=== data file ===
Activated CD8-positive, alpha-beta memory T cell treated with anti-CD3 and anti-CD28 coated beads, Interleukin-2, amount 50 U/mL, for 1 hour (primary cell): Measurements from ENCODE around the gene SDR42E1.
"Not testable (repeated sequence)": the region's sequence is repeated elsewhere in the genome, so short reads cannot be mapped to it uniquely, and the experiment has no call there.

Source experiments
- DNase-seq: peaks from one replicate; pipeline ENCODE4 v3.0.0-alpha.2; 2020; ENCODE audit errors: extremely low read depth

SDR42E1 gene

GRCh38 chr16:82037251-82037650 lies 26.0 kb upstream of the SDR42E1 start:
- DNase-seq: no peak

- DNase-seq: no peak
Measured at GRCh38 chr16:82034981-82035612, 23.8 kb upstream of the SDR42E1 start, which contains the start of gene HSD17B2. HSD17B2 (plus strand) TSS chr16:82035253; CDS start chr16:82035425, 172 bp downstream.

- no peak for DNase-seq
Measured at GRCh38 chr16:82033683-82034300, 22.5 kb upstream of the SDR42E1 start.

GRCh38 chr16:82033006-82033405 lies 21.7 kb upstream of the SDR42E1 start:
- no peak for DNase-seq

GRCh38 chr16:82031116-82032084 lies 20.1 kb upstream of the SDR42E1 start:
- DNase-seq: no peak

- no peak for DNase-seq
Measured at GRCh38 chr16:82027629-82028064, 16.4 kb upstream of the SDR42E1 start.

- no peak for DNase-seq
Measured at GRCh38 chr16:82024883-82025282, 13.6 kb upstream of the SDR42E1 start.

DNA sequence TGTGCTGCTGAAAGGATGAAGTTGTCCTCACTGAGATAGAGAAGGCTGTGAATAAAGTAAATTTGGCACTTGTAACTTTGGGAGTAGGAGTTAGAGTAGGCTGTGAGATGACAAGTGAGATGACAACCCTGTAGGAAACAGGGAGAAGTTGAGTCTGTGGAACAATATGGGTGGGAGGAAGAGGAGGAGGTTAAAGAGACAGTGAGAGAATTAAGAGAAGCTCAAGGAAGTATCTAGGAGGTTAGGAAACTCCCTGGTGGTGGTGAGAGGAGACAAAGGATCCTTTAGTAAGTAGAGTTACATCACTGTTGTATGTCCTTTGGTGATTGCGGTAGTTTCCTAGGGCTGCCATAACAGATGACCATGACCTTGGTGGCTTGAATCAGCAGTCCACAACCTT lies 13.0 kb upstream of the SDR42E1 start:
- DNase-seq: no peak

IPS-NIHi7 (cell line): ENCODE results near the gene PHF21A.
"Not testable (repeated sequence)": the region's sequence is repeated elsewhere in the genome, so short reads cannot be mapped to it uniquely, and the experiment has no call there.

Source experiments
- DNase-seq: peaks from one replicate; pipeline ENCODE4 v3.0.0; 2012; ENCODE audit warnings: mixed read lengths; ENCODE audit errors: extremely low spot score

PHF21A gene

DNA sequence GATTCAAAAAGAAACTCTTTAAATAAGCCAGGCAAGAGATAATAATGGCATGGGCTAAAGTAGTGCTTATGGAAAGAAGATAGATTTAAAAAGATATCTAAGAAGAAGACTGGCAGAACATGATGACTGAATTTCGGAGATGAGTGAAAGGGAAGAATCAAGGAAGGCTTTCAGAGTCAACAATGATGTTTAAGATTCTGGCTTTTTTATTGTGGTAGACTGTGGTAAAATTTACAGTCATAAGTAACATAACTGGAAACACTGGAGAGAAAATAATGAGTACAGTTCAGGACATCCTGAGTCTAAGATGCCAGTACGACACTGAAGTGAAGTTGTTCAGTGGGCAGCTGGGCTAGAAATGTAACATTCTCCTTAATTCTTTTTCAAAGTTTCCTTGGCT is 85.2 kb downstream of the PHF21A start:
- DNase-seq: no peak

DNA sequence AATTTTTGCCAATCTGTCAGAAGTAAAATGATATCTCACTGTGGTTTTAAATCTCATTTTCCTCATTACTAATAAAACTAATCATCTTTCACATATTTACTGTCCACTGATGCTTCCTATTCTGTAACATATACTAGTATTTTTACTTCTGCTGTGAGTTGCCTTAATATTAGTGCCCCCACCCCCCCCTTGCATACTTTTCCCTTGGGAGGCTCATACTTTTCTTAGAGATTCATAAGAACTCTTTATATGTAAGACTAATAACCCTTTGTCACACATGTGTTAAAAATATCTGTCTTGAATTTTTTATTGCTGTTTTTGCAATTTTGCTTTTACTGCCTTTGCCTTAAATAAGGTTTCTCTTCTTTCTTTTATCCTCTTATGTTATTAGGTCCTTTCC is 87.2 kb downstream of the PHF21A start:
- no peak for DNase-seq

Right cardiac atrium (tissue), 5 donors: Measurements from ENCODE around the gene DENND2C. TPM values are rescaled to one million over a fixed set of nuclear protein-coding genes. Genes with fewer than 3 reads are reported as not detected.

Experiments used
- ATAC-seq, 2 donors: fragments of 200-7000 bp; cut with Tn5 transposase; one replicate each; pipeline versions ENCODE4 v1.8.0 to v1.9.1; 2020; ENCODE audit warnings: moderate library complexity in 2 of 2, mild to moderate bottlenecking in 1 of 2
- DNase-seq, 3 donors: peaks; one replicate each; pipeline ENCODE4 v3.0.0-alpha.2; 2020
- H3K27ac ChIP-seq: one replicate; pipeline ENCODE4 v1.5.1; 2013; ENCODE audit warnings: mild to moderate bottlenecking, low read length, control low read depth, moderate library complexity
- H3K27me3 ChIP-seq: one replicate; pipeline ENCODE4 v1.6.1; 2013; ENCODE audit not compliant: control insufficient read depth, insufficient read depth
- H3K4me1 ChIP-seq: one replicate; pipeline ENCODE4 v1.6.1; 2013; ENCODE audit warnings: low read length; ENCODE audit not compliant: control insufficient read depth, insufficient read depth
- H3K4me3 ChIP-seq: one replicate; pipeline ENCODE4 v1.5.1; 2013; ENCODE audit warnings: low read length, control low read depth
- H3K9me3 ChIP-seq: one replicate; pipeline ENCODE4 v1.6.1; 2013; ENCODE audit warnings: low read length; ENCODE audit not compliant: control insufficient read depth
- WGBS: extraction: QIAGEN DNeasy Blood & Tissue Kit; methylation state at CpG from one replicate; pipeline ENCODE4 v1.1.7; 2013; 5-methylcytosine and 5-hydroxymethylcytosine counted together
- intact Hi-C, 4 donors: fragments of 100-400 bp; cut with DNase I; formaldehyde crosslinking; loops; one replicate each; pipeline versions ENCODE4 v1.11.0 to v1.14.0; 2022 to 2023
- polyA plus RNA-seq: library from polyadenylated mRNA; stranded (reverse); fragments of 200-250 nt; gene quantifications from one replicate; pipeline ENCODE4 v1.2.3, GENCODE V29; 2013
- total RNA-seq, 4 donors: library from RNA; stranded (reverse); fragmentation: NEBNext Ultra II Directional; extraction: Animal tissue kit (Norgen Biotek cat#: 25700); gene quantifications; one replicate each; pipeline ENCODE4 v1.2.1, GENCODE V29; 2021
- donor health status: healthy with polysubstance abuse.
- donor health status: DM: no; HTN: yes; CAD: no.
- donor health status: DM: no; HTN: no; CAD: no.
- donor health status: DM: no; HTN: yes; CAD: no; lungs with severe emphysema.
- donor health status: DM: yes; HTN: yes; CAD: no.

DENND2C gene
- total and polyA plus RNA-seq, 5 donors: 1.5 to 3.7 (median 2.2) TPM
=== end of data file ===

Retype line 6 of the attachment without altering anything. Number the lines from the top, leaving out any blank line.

GRCh38 chr16:82037251-82037650 lies 26.0 kb upstream of the SDR42E1 start: